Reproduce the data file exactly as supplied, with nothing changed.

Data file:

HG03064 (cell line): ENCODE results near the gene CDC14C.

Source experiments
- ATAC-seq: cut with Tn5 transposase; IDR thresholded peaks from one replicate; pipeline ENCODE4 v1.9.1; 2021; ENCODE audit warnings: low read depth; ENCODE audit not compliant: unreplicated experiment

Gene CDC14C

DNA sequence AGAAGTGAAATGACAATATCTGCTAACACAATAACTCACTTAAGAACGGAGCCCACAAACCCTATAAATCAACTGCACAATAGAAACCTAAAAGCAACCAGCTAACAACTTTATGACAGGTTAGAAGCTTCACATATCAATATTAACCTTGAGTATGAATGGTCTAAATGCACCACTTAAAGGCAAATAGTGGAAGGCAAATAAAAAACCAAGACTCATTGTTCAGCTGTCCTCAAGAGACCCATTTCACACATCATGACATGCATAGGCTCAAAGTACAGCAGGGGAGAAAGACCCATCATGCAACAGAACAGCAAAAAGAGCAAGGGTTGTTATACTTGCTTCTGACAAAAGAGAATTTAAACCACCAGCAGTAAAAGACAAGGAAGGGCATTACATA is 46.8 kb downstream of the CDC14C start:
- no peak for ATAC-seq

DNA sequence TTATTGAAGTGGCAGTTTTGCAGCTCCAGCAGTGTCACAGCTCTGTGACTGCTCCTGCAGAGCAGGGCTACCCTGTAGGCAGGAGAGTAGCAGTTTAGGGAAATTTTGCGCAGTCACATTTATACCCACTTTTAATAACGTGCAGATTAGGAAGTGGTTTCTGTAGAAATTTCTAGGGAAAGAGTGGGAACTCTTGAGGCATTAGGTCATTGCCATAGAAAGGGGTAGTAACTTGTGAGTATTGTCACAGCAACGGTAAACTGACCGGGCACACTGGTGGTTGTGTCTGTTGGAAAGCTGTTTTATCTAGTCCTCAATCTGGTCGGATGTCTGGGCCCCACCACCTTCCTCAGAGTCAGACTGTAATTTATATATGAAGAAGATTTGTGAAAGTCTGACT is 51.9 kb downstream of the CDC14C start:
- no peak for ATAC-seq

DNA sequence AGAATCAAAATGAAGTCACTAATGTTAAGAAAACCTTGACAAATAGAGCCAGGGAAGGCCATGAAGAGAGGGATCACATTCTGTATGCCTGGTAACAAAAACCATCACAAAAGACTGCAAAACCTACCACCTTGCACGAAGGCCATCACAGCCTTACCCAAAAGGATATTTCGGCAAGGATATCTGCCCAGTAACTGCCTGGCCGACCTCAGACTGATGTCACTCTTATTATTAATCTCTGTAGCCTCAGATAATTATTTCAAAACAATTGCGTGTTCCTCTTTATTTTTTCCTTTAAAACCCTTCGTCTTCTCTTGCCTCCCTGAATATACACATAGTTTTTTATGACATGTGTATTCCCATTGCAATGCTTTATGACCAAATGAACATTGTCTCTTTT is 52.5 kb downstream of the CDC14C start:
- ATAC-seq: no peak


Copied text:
HG03064 (cell line): ENCODE results near the gene CDC14C.

Source experiments
- ATAC-seq: cut with Tn5 transposase; IDR thresholded peaks from one replicate; pipeline ENCODE4 v1.9.1; 2021; ENCODE audit warnings: low read depth; ENCODE audit not compliant: unreplicated experiment

Gene CDC14C

DNA sequence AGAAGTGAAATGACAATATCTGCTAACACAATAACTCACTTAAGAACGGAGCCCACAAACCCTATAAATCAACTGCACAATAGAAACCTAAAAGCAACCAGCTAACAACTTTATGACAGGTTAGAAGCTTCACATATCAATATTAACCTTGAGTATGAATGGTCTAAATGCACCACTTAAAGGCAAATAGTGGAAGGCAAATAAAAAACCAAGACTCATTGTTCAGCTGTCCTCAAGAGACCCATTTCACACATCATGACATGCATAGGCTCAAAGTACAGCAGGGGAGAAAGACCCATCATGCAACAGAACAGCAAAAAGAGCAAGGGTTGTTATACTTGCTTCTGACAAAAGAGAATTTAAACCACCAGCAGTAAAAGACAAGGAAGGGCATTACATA is 46.8 kb downstream of the CDC14C start:
- no peak for ATAC-seq

DNA sequence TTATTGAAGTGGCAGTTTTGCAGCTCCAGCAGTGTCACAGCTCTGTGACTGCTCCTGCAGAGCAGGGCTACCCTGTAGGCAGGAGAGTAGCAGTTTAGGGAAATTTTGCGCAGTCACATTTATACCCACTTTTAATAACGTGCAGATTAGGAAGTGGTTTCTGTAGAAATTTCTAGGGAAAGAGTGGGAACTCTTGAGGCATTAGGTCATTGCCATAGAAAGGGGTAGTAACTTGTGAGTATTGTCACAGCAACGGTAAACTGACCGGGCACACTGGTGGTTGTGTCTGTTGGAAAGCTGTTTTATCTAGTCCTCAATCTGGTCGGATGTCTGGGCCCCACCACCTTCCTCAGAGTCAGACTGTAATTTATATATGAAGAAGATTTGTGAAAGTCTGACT is 51.9 kb downstream of the CDC14C start:
- no peak for ATAC-seq

DNA sequence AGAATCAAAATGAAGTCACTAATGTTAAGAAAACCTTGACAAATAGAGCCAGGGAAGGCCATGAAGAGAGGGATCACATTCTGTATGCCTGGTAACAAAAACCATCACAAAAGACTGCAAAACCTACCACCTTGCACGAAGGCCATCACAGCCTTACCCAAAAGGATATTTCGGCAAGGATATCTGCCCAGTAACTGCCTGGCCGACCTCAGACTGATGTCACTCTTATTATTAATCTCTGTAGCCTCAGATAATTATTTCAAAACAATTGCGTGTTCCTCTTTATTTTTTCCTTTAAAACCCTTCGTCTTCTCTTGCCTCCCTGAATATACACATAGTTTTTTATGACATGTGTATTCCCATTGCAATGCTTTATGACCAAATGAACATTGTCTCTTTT is 52.5 kb downstream of the CDC14C start:
- ATAC-seq: no peak